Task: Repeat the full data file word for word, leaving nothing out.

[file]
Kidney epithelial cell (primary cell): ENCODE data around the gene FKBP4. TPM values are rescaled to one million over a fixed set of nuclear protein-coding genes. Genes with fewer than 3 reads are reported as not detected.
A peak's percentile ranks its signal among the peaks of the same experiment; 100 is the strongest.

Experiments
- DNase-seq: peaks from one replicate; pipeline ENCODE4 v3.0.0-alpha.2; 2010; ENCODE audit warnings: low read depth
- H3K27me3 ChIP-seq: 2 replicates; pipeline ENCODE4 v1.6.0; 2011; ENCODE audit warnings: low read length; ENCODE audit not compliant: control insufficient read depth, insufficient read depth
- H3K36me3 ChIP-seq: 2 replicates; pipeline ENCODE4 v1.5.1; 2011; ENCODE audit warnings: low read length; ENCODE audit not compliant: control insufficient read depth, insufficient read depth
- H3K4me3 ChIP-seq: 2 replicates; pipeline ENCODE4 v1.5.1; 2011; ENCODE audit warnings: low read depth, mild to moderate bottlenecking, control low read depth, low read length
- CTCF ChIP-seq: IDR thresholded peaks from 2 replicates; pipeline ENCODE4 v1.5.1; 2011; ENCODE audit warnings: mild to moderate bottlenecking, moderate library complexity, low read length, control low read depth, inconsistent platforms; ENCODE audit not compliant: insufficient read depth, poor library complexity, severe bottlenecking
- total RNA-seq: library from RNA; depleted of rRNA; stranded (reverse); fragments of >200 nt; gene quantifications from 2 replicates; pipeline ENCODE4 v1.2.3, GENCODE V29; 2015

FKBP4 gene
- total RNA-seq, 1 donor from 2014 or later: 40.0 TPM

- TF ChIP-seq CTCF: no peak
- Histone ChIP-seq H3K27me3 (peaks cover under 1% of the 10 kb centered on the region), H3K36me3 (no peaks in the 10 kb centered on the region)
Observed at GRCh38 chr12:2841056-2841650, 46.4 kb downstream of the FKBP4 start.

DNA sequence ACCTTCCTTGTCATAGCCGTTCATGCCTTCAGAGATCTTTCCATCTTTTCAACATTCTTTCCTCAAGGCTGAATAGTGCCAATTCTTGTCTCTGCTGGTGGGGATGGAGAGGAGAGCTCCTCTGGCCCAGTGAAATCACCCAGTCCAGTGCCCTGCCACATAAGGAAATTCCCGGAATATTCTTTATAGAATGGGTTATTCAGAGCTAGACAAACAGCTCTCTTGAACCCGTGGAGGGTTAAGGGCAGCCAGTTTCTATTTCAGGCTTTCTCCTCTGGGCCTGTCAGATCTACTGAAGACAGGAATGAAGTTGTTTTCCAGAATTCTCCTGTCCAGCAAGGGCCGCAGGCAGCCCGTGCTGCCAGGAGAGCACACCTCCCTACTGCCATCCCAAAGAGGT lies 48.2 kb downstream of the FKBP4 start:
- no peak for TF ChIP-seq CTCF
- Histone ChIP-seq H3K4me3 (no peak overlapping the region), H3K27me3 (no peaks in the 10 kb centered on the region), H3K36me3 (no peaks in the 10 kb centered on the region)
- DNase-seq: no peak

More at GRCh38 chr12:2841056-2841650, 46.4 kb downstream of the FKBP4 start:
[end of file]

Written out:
Kidney epithelial cell (primary cell): ENCODE data around the gene FKBP4. TPM values are rescaled to one million over a fixed set of nuclear protein-coding genes. Genes with fewer than 3 reads are reported as not detected.
A peak's percentile ranks its signal among the peaks of the same experiment; 100 is the strongest.

Experiments
- DNase-seq: peaks from one replicate; pipeline ENCODE4 v3.0.0-alpha.2; 2010; ENCODE audit warnings: low read depth
- H3K27me3 ChIP-seq: 2 replicates; pipeline ENCODE4 v1.6.0; 2011; ENCODE audit warnings: low read length; ENCODE audit not compliant: control insufficient read depth, insufficient read depth
- H3K36me3 ChIP-seq: 2 replicates; pipeline ENCODE4 v1.5.1; 2011; ENCODE audit warnings: low read length; ENCODE audit not compliant: control insufficient read depth, insufficient read depth
- H3K4me3 ChIP-seq: 2 replicates; pipeline ENCODE4 v1.5.1; 2011; ENCODE audit warnings: low read depth, mild to moderate bottlenecking, control low read depth, low read length
- CTCF ChIP-seq: IDR thresholded peaks from 2 replicates; pipeline ENCODE4 v1.5.1; 2011; ENCODE audit warnings: mild to moderate bottlenecking, moderate library complexity, low read length, control low read depth, inconsistent platforms; ENCODE audit not compliant: insufficient read depth, poor library complexity, severe bottlenecking
- total RNA-seq: library from RNA; depleted of rRNA; stranded (reverse); fragments of >200 nt; gene quantifications from 2 replicates; pipeline ENCODE4 v1.2.3, GENCODE V29; 2015

FKBP4 gene
- total RNA-seq, 1 donor from 2014 or later: 40.0 TPM

- TF ChIP-seq CTCF: no peak
- Histone ChIP-seq H3K27me3 (peaks cover under 1% of the 10 kb centered on the region), H3K36me3 (no peaks in the 10 kb centered on the region)
Observed at GRCh38 chr12:2841056-2841650, 46.4 kb downstream of the FKBP4 start.

DNA sequence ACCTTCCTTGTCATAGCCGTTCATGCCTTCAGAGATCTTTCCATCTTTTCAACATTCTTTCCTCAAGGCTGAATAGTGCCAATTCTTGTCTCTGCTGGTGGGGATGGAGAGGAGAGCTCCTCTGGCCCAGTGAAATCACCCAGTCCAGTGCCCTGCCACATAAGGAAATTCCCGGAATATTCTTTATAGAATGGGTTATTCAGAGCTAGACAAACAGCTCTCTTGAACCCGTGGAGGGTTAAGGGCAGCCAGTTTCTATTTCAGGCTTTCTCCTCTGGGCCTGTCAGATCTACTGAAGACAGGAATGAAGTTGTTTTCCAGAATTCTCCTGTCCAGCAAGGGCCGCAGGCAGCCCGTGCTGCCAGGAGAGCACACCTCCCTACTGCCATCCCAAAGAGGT lies 48.2 kb downstream of the FKBP4 start:
- no peak for TF ChIP-seq CTCF
- Histone ChIP-seq H3K4me3 (no peak overlapping the region), H3K27me3 (no peaks in the 10 kb centered on the region), H3K36me3 (no peaks in the 10 kb centered on the region)
- DNase-seq: no peak

More at GRCh38 chr12:2841056-2841650, 46.4 kb downstream of the FKBP4 start: